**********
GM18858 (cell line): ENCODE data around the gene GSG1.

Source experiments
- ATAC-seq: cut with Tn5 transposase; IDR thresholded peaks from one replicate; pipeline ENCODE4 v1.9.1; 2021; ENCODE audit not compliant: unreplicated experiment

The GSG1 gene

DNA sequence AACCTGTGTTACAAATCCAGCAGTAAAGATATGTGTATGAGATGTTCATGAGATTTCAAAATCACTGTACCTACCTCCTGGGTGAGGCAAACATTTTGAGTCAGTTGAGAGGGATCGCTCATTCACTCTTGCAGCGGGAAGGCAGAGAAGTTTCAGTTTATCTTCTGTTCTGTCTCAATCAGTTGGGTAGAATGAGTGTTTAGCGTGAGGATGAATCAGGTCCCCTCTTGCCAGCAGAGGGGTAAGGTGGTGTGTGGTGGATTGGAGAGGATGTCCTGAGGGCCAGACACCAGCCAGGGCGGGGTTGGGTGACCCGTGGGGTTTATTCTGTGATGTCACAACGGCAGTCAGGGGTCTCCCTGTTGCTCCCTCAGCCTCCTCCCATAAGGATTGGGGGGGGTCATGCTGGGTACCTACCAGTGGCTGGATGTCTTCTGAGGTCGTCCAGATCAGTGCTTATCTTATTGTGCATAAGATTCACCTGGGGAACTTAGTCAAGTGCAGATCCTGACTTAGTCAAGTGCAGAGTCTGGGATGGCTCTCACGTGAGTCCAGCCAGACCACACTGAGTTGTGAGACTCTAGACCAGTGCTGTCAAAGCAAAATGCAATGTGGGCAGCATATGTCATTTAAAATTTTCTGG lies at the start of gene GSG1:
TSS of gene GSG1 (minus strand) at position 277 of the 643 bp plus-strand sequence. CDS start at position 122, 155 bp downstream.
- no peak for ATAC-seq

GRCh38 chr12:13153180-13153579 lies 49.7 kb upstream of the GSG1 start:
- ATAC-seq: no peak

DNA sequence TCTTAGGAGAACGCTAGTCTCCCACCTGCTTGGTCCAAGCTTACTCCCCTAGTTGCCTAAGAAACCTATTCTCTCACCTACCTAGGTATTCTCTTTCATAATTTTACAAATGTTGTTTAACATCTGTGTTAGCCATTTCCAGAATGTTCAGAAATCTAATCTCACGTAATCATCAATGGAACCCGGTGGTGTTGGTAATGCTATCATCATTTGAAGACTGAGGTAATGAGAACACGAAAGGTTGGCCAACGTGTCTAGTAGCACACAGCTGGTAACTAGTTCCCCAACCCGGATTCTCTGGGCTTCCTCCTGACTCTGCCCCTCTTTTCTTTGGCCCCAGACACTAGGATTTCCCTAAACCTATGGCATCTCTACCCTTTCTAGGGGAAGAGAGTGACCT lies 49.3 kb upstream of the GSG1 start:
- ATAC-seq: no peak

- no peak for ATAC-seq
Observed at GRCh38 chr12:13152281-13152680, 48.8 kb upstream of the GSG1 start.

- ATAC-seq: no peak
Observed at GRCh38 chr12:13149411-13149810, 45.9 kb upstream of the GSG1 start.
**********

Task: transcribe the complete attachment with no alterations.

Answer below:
GM18858 (cell line): ENCODE data around the gene GSG1.

Source experiments
- ATAC-seq: cut with Tn5 transposase; IDR thresholded peaks from one replicate; pipeline ENCODE4 v1.9.1; 2021; ENCODE audit not compliant: unreplicated experiment

The GSG1 gene

DNA sequence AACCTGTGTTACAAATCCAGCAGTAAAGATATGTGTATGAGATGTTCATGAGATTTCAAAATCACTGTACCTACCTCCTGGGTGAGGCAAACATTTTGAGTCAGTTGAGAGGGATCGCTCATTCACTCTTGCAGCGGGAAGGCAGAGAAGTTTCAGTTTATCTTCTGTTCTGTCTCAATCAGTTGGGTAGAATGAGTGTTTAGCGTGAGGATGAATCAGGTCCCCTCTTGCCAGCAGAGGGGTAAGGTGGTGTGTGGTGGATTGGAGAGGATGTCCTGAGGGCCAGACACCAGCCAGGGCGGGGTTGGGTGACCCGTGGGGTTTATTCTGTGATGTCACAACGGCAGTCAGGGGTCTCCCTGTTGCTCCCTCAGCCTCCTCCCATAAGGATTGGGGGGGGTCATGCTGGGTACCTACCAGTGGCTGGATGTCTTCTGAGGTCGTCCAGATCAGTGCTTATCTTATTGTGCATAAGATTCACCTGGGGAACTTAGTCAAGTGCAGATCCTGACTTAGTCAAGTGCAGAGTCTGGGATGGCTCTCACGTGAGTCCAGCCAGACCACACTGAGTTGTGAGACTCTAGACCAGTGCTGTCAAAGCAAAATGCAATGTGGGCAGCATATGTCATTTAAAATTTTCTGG lies at the start of gene GSG1:
TSS of gene GSG1 (minus strand) at position 277 of the 643 bp plus-strand sequence. CDS start at position 122, 155 bp downstream.
- no peak for ATAC-seq

GRCh38 chr12:13153180-13153579 lies 49.7 kb upstream of the GSG1 start:
- ATAC-seq: no peak

DNA sequence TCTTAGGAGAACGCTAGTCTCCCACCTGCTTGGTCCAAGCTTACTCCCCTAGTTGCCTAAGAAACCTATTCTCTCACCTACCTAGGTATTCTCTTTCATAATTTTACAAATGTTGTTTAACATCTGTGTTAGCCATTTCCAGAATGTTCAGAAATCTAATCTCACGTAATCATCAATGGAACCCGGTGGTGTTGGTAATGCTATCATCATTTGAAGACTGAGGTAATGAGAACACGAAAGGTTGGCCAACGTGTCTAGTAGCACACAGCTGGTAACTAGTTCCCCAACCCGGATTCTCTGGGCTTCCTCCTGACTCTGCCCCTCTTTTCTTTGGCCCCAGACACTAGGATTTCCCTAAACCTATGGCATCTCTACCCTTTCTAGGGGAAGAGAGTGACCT lies 49.3 kb upstream of the GSG1 start:
- ATAC-seq: no peak

- no peak for ATAC-seq
Observed at GRCh38 chr12:13152281-13152680, 48.8 kb upstream of the GSG1 start.

- ATAC-seq: no peak
Observed at GRCh38 chr12:13149411-13149810, 45.9 kb upstream of the GSG1 start.